Migrants Leave Camps on the US-Mexico Border.
Almost all of the largely Haitian migrants who had collected on both sides of the US-Mexico border have left their improvised camps, putting an end to a standoff that had threatened to turn into a major border crisis for the Biden administration.
After reaching an agreement with the Mexican government, migrants in Ciudad Acuna on the Mexican side began collecting their possessions and loading them into vans that would transport them to a shelter.
The US had just stated that the last of the migrants sleeping illegally under a bridge on the Texas side of the border had either departed or been removed just hours before.
“There are no migrants at the camp beneath the Del Rio bridge as of this morning,” Homeland Security Secretary Alejandro Mayorkas told reporters at the White House.
Mayorkas reported that some 2,000 people were taken to Haiti on 17 expulsion flights, while “others were relocated to processing centers near the border.”
“From there, many of them will be returned to Haiti,” he said.
According to the Homeland Security Secretary, an estimated 8,000 people have returned to Mexico voluntarily, 12,400 people will have their cases heard by an immigration judge, and another 5,000 people are being processed to see if they will be deported.
Migrants currently in the shelter in Ciudad Acuna will not be imprisoned or deported, according to city council secretary Felipe Basulto, who added that they can roam around the city “with perfect confidence.”
They’ll be able to try to address their immigration status while at the shelter, which is run by the National Migration Institute “exactly so that they can provide them an alternative of legally staying in the country,” he said.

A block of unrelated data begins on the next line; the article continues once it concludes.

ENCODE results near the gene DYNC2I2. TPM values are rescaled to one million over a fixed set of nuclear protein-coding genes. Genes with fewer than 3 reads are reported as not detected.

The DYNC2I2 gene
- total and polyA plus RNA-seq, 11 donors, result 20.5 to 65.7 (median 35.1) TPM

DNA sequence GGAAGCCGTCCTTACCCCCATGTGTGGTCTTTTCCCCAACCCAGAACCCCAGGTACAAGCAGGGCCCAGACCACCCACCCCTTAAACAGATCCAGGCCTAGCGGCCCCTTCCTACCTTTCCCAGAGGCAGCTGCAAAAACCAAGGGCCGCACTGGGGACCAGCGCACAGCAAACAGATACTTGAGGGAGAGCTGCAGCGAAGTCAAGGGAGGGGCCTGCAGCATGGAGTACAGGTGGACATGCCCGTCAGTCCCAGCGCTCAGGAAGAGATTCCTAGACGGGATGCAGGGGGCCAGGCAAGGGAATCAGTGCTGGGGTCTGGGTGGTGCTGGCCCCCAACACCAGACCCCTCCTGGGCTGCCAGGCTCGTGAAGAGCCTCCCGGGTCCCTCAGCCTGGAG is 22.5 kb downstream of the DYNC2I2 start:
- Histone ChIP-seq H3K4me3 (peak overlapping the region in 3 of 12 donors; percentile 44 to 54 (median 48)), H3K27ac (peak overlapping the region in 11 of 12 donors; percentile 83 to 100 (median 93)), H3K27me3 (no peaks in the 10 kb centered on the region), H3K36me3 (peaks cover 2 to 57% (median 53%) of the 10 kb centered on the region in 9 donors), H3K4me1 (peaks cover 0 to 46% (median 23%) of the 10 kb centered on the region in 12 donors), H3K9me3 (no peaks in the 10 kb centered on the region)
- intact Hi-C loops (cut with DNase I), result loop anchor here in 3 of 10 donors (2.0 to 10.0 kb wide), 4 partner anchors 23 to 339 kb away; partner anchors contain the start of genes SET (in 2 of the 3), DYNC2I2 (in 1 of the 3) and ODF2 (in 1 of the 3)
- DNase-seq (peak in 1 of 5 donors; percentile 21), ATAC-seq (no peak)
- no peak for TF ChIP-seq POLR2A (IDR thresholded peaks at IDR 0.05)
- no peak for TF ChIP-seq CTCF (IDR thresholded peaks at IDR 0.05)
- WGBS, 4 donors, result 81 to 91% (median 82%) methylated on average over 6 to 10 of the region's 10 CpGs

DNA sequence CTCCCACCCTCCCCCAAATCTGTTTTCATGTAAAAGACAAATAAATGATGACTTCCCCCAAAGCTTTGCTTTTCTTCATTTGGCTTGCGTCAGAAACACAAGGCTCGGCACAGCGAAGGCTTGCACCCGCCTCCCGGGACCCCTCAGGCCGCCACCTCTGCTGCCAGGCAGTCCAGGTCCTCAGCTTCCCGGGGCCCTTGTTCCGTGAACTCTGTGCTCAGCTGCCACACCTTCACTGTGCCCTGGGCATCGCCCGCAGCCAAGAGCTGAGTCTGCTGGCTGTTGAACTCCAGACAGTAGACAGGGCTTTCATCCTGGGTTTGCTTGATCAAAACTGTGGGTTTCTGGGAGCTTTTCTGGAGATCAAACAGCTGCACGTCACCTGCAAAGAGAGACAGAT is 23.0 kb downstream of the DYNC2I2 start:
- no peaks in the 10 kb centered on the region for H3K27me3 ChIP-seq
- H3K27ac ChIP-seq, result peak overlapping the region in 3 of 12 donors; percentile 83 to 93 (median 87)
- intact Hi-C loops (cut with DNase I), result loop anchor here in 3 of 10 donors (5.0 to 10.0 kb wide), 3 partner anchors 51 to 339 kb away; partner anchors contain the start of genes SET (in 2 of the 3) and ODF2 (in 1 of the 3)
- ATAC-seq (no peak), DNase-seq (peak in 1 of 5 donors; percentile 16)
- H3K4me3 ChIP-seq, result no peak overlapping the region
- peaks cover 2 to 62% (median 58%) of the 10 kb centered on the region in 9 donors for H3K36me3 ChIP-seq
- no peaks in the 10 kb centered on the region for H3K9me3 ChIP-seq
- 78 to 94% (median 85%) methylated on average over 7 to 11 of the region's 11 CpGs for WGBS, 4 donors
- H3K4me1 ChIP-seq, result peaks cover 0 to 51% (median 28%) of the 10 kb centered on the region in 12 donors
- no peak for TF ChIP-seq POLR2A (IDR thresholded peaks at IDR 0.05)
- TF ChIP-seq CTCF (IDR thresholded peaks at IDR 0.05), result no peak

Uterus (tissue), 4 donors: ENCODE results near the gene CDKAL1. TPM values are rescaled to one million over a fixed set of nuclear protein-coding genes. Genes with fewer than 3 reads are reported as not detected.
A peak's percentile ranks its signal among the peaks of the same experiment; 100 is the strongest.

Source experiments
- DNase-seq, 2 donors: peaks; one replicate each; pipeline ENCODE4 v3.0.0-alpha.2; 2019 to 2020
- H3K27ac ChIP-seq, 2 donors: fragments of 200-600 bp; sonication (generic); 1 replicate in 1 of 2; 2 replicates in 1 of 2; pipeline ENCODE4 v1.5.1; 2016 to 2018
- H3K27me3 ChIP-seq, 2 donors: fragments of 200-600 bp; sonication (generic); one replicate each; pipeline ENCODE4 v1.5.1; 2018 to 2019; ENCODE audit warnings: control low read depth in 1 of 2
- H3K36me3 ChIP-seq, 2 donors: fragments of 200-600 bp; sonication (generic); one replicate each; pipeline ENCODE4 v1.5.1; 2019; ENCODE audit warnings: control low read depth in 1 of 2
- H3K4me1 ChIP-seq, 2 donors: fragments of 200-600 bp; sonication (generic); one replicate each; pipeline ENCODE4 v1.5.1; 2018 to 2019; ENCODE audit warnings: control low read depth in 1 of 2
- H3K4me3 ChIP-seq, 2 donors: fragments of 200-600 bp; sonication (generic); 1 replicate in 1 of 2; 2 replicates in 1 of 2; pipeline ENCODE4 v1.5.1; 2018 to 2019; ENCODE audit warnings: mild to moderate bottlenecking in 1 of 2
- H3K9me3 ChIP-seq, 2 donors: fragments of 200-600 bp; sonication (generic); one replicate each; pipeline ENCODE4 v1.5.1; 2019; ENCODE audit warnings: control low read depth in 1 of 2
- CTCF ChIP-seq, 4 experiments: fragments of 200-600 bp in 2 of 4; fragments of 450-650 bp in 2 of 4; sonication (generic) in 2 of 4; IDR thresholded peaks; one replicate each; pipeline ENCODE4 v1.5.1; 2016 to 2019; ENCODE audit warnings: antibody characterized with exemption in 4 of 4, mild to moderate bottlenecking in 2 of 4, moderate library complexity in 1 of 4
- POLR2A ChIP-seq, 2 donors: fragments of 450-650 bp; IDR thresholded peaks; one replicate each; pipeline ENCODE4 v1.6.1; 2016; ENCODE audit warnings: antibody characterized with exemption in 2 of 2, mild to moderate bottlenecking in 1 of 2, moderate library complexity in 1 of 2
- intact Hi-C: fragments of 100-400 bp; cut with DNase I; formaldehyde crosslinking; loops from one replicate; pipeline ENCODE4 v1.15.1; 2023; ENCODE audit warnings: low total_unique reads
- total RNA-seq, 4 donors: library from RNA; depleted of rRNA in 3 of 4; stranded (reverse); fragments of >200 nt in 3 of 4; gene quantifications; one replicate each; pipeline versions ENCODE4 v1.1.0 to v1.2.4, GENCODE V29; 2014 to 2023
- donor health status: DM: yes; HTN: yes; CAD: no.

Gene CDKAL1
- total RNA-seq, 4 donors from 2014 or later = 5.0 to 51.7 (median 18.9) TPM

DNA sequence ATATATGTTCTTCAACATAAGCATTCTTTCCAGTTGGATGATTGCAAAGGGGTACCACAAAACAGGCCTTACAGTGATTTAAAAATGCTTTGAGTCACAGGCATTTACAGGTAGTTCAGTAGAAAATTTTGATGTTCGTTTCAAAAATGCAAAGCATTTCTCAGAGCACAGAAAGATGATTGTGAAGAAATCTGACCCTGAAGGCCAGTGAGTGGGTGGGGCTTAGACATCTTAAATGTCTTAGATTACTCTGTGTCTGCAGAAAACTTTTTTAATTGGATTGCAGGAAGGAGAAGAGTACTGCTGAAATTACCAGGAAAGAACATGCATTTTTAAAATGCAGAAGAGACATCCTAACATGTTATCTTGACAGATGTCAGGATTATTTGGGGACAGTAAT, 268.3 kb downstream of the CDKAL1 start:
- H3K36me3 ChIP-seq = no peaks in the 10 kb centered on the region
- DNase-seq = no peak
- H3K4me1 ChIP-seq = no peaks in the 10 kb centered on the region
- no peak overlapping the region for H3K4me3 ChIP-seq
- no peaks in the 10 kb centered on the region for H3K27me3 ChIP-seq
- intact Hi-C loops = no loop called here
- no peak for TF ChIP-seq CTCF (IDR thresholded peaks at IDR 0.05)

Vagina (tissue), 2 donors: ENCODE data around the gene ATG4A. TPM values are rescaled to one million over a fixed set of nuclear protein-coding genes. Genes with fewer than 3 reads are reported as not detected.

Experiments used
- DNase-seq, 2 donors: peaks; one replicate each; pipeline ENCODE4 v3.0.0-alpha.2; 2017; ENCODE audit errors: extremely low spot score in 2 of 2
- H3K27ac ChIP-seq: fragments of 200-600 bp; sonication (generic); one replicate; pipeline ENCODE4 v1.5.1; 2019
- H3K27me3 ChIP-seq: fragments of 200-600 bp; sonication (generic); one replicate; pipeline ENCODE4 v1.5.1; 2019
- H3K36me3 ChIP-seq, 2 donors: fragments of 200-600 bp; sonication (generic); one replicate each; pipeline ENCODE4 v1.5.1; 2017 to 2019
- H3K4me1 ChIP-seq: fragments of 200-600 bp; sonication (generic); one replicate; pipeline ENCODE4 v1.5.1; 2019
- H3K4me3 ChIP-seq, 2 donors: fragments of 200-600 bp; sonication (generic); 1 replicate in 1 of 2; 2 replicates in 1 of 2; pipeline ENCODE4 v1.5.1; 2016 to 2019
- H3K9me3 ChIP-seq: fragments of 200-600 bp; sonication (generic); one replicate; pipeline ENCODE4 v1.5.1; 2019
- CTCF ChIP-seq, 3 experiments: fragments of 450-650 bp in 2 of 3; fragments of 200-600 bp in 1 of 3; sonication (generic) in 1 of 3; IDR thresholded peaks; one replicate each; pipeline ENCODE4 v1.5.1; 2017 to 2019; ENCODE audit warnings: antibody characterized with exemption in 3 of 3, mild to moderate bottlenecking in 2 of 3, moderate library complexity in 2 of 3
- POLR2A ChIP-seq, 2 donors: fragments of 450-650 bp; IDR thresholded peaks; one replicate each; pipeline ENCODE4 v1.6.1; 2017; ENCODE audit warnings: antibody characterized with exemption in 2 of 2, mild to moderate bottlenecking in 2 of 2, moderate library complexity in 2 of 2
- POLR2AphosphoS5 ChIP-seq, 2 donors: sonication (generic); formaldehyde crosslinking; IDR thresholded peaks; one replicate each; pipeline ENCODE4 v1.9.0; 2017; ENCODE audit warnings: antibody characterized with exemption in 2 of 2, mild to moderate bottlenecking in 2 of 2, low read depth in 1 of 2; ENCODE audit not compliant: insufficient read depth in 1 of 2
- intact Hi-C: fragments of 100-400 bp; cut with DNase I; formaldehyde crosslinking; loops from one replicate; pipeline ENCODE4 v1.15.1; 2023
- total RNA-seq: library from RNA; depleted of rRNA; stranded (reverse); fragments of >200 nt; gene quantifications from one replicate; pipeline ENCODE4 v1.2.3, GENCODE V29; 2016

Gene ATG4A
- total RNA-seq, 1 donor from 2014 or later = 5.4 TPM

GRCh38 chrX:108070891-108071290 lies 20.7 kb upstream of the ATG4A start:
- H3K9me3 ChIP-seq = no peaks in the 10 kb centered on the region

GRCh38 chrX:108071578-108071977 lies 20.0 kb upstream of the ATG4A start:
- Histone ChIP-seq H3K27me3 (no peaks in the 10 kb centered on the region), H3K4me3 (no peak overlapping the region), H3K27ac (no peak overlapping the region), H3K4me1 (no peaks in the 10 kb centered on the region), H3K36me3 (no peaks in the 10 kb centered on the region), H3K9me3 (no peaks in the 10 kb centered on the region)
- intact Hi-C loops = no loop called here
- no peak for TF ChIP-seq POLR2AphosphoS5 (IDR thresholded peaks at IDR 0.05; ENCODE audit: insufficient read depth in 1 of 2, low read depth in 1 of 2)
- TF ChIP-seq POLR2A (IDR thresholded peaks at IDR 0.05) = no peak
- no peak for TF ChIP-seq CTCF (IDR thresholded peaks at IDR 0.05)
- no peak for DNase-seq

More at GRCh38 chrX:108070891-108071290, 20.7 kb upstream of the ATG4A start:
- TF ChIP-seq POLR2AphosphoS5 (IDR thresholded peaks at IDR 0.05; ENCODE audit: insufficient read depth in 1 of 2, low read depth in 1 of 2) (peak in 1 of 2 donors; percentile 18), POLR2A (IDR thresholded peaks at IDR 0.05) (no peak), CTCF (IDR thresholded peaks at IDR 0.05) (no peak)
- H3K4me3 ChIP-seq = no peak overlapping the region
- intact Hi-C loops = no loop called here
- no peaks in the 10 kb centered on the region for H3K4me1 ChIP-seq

The move occurred only hours after Mexican President Andres Manuel Lopez Obrador declared that his country will not become a “migrant camp.”
“We want to address the underlying problem,” he said, encouraging the US to engage in Central America’s economic development so that people do not have to leave poverty.
Despite the fact that the camps were empty, some Haitians continued to arrive in Monterrey, Mexico, on Friday.
“I have no problem staying if I can find job to live here and support my family,” Joseph Yorel told AFP on Friday.
President Joe Biden’s administration has been plagued by the sudden arrival of thousands of desperate Haitians who journeyed across most of Latin America to reach the United States.
After a public outcry over images of, the matter was brought into sharp focus. Brief News from Washington Newsday.